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South Africa Consumer Prices (Nov.)

South Africa’s headline inflation rate rose to a slightly stronger-than-expected 5.5% y/y in November but, with core price pressures remaining soft and the economy struggling even before the latest Omicron-driven virus wave, it seems more likely than not that the monetary tightening cycle will be paused in January. Further out, we think that interest rates will rise more slowly than investors currently expect. Note: Central Bank Drop-In – The Fed, ECB and BoE are just some of the key central bank decisions expected in this packed week of meetings. Neil Shearing and a special panel of our chief economists will sift through the outcomes on Thursday, 16th December at 11:00 ET/16:00 GMT and discuss the monetary policy outlook for 2022.
Jason Tuvey Senior Emerging Markets Economist
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More from Africa

Africa Data Response

Nigeria Consumer Prices (Apr.)

Inflation in Nigeria jumped to 16.8% y/y last month and the headline rate is likely to rise further as spillovers from the war in Ukraine filter through. Pressure to tighten monetary policy is mounting but we think that MPC members will stick to their guns and keep interest rates on hold over the coming months. EM Drop-In (17th May): Do current EM debt strains point to a repeat of the kinds of crises seen in the 1980s and 1990s? Join our special briefing on EM sovereign debt risk on Tuesday. Register now.

16 May 2022

Africa Economics Weekly

Monetary politics in Nigeria, Ghana’s efforts to curb debt

Nigerian President Buhari’s instruction that current government officials planning to run for the country’s highest office should resign will probably leave the central bank without a governor, but this is unlikely to lead to meaningful change in monetary policy before the elections early next year. Elsewhere, the latest jump in Ghana’s inflation rate will up the pressure on the central bank to raise interest rates further. Yet, officials remain steadfast not to turn to the IMF amid rising investor concerns about the country’s debt position. EM Drop-In (17th May): Do current EM debt strains point to a repeat of the kinds of crises seen in the 1980s and 1990s? Join our special briefing on EM sovereign debt risk on Tuesday. Register now.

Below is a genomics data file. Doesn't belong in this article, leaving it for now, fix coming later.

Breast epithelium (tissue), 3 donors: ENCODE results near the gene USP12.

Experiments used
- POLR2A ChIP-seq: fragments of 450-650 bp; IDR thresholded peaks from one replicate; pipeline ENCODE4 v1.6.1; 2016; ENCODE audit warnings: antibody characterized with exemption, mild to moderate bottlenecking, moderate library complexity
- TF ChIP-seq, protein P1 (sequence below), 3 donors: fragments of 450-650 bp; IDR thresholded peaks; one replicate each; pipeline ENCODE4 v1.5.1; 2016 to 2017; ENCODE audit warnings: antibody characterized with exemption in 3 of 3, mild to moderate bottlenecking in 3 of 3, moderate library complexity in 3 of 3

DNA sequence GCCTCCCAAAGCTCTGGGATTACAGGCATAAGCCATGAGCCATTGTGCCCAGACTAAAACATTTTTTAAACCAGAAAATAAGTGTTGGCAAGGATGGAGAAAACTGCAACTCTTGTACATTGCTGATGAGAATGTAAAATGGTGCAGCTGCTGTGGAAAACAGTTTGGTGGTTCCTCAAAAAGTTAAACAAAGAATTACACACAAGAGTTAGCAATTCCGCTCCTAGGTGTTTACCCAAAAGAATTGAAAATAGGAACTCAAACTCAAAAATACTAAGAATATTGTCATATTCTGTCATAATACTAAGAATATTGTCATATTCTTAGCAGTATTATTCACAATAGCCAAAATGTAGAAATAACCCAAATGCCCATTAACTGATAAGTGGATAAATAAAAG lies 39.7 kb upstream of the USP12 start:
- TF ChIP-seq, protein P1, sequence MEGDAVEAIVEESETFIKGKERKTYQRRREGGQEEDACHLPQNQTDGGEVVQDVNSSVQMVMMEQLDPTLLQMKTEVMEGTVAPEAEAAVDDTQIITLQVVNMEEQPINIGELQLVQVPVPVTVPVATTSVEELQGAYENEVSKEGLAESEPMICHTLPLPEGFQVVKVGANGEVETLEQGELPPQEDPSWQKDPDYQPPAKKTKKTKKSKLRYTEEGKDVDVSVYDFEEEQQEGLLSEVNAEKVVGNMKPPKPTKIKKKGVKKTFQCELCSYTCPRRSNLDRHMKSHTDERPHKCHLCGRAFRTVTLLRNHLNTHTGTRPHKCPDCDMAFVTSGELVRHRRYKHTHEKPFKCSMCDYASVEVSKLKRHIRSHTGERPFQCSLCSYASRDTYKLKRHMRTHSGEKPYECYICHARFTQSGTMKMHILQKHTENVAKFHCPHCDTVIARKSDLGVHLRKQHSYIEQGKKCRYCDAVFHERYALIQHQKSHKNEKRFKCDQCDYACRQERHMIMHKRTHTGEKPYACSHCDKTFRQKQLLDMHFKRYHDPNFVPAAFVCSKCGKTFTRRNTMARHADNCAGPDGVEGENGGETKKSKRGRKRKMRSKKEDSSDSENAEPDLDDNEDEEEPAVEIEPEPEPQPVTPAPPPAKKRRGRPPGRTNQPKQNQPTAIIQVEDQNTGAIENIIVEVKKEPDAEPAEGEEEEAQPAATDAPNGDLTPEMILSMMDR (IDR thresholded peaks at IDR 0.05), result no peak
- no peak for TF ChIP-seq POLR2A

13 May 2022

Africa Economics Update

A primer on South Africa’s monetary policy reform

The South African Reserve Bank is set to shake up its monetary policy setup. This Update provides some clarity on what policymakers will do and why, and what it means for monetary and credit conditions. China Drop-In (12th May, 09:00 BST/16:00 SGT): Join our China and Markets economists for a 20-minute discussion about near to long-term economic challenges, from zero-COVID disruptions to US-China decoupling. Register now.

11 May 2022

More from Jason Tuvey

Emerging Europe Economics Update

Turkey & the macro fallout from past “sudden stops”

The history books show that currency crises in other parts of the emerging world in recent decades have resulted in peak-to-trough falls in GDP of around 8% on average and pushed headline inflation up by 25%-pts from its latest trough. The latest crisis in Turkey is likely to result in a downturn that sits towards the milder end of the spectrum and, so long as the lira stabilises, the peak in inflation is likely to be in the region of 25-30% y/y in the next few months.

3 December 2021

Emerging Europe Data Response

Turkey Consumer Prices (Nov.)

The rise in Turkey’s headline inflation rate to 21.3% y/y in November will almost certainly be followed by further chunky increases over the coming months that take it to 25-30% as the effects of the recent currency crises continue to filter through. With no sign that President Erdogan will permit an orthodox policy response in the form of large interest rate hikes, the lira will struggle to recoup its losses and inflation will remain at these very high levels throughout much of the next six-to-nine months.

3 December 2021

Middle East Economics Weekly

Omicron, tourism and the oil market

Low vaccine coverage and large tourism sectors mean that the non-Gulf economies are particularly vulnerable to the emergence of the Omicron variant. Meanwhile, the drop in oil prices and the likelihood that OPEC+ raises oil output more slowly than previously envisaged has increased the downside risks to our GDP growth forecasts for the Gulf.

2 December 2021
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